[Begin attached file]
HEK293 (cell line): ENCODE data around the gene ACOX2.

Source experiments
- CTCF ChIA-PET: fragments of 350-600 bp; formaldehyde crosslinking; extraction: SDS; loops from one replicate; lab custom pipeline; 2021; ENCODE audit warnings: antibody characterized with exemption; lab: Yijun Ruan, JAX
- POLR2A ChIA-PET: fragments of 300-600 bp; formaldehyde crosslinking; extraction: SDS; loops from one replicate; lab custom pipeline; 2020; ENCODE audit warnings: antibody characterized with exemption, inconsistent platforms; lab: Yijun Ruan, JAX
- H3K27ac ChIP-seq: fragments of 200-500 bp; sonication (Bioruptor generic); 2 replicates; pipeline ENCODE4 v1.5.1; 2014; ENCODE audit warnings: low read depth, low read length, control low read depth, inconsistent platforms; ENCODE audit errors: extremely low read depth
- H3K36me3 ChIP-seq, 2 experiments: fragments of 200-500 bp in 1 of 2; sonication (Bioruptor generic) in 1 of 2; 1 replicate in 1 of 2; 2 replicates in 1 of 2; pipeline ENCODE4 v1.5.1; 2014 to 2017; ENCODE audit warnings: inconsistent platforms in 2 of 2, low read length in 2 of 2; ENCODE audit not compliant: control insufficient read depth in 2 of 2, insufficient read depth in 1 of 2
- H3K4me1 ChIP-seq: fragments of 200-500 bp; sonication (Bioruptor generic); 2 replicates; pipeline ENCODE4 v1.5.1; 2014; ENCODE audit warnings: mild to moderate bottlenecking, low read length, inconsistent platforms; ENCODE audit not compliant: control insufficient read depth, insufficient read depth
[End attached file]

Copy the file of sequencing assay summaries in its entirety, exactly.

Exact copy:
HEK293 (cell line): ENCODE data around the gene ACOX2.

Source experiments
- CTCF ChIA-PET: fragments of 350-600 bp; formaldehyde crosslinking; extraction: SDS; loops from one replicate; lab custom pipeline; 2021; ENCODE audit warnings: antibody characterized with exemption; lab: Yijun Ruan, JAX
- POLR2A ChIA-PET: fragments of 300-600 bp; formaldehyde crosslinking; extraction: SDS; loops from one replicate; lab custom pipeline; 2020; ENCODE audit warnings: antibody characterized with exemption, inconsistent platforms; lab: Yijun Ruan, JAX
- H3K27ac ChIP-seq: fragments of 200-500 bp; sonication (Bioruptor generic); 2 replicates; pipeline ENCODE4 v1.5.1; 2014; ENCODE audit warnings: low read depth, low read length, control low read depth, inconsistent platforms; ENCODE audit errors: extremely low read depth
- H3K36me3 ChIP-seq, 2 experiments: fragments of 200-500 bp in 1 of 2; sonication (Bioruptor generic) in 1 of 2; 1 replicate in 1 of 2; 2 replicates in 1 of 2; pipeline ENCODE4 v1.5.1; 2014 to 2017; ENCODE audit warnings: inconsistent platforms in 2 of 2, low read length in 2 of 2; ENCODE audit not compliant: control insufficient read depth in 2 of 2, insufficient read depth in 1 of 2
- H3K4me1 ChIP-seq: fragments of 200-500 bp; sonication (Bioruptor generic); 2 replicates; pipeline ENCODE4 v1.5.1; 2014; ENCODE audit warnings: mild to moderate bottlenecking, low read length, inconsistent platforms; ENCODE audit not compliant: control insufficient read depth, insufficient read depth